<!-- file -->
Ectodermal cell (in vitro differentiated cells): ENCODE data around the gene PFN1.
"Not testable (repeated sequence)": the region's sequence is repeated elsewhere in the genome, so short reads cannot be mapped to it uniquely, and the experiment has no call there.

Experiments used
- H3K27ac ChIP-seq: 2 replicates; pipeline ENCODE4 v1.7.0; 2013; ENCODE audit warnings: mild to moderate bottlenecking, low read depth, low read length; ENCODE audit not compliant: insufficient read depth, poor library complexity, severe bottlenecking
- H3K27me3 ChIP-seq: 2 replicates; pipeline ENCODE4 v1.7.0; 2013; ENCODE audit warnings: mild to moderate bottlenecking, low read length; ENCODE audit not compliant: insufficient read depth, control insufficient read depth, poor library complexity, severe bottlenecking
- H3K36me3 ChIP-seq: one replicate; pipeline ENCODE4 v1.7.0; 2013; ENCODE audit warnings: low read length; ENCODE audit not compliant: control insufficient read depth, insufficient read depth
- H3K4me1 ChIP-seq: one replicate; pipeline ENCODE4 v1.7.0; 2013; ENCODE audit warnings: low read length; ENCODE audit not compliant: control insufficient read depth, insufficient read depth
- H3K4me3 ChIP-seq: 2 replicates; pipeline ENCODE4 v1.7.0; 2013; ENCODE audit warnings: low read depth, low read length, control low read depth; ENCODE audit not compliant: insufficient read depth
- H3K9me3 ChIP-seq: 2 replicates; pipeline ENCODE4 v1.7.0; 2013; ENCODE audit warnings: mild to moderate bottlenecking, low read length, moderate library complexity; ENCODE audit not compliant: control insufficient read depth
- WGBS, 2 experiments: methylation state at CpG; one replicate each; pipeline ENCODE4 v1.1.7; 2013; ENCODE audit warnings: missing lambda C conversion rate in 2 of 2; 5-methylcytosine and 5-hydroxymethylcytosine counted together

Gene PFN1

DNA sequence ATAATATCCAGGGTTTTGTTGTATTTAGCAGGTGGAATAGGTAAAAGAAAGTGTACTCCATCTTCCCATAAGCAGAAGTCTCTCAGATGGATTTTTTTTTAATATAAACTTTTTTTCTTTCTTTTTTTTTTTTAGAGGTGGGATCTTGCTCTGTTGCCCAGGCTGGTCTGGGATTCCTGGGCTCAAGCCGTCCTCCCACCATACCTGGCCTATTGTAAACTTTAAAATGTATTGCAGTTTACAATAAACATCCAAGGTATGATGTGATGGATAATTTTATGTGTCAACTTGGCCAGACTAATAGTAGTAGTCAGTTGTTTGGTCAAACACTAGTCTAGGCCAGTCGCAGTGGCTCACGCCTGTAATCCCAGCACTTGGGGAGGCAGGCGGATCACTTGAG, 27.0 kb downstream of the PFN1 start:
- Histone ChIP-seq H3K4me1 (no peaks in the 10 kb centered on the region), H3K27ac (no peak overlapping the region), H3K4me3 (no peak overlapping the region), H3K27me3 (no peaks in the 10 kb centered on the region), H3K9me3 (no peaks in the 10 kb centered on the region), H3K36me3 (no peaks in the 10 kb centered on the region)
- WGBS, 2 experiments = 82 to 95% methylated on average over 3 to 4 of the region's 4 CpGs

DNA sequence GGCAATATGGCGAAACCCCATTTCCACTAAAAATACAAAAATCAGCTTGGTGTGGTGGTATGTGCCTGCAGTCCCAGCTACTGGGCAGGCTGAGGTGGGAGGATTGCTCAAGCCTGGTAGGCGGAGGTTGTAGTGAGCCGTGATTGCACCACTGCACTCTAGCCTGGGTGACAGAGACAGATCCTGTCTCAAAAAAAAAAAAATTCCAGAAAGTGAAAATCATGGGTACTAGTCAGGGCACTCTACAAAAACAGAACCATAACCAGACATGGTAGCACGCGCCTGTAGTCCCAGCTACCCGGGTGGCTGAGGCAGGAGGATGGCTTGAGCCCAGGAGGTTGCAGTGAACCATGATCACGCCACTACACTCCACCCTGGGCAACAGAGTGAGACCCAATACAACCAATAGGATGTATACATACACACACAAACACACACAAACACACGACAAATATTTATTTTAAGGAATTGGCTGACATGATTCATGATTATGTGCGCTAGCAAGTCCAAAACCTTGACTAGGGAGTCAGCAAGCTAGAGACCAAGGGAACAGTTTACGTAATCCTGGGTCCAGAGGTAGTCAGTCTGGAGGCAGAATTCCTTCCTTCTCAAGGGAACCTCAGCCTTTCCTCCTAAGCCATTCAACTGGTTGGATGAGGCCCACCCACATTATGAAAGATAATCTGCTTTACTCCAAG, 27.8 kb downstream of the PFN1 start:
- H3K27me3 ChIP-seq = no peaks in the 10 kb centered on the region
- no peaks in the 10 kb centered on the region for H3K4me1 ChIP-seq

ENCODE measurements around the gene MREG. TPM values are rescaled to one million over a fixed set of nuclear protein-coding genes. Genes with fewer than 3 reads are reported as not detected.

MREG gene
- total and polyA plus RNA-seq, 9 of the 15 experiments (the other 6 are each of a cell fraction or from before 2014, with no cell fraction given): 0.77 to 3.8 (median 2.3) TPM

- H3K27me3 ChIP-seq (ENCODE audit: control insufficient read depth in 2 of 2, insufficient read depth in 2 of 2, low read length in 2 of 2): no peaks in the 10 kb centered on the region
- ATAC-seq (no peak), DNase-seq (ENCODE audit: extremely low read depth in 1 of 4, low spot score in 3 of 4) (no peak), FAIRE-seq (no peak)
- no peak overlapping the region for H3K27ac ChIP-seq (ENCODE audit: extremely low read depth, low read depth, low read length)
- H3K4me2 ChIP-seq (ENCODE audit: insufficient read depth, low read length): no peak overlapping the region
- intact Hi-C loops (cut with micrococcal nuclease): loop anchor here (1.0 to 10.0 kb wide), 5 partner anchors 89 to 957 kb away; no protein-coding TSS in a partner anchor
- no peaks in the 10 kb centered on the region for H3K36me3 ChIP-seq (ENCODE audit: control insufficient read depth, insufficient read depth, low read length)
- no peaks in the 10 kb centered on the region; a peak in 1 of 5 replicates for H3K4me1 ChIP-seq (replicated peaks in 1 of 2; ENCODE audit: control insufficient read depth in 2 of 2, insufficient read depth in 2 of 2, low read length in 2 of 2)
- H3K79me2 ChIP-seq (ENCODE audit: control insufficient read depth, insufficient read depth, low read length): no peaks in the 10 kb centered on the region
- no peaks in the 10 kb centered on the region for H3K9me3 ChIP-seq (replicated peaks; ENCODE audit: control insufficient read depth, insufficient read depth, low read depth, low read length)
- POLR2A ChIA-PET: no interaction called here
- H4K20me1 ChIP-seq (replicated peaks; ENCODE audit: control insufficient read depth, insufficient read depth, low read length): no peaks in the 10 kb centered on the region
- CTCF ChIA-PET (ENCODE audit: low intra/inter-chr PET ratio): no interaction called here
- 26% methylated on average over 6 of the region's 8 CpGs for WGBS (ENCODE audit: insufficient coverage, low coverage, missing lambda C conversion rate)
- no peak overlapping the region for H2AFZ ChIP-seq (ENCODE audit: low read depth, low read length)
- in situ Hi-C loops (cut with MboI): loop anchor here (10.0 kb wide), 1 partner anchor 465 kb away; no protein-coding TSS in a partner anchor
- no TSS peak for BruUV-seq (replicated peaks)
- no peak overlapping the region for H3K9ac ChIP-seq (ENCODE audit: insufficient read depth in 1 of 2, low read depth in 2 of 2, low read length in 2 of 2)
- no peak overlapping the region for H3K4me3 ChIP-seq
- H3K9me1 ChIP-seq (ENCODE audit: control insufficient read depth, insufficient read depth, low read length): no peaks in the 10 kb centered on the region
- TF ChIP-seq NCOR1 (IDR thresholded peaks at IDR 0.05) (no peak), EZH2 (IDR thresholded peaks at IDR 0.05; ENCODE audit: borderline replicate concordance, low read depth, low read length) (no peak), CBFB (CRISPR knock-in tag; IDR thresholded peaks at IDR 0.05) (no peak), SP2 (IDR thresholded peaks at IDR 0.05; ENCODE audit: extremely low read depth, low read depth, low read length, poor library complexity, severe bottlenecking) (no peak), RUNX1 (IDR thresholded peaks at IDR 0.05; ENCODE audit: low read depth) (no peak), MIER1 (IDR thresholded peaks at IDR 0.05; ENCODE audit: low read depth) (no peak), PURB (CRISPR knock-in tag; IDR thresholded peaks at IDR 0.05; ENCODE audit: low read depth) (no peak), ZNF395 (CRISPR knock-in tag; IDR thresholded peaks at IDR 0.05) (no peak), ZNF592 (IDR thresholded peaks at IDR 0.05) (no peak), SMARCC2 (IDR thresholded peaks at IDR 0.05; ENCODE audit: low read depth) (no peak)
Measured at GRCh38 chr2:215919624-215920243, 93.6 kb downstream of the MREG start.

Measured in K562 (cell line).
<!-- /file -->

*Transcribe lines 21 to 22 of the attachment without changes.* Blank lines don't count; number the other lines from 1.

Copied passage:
- H3K27me3 ChIP-seq (ENCODE audit: control insufficient read depth in 2 of 2, insufficient read depth in 2 of 2, low read length in 2 of 2): no peaks in the 10 kb centered on the region
- ATAC-seq (no peak), DNase-seq (ENCODE audit: extremely low read depth in 1 of 4, low spot score in 3 of 4) (no peak), FAIRE-seq (no peak)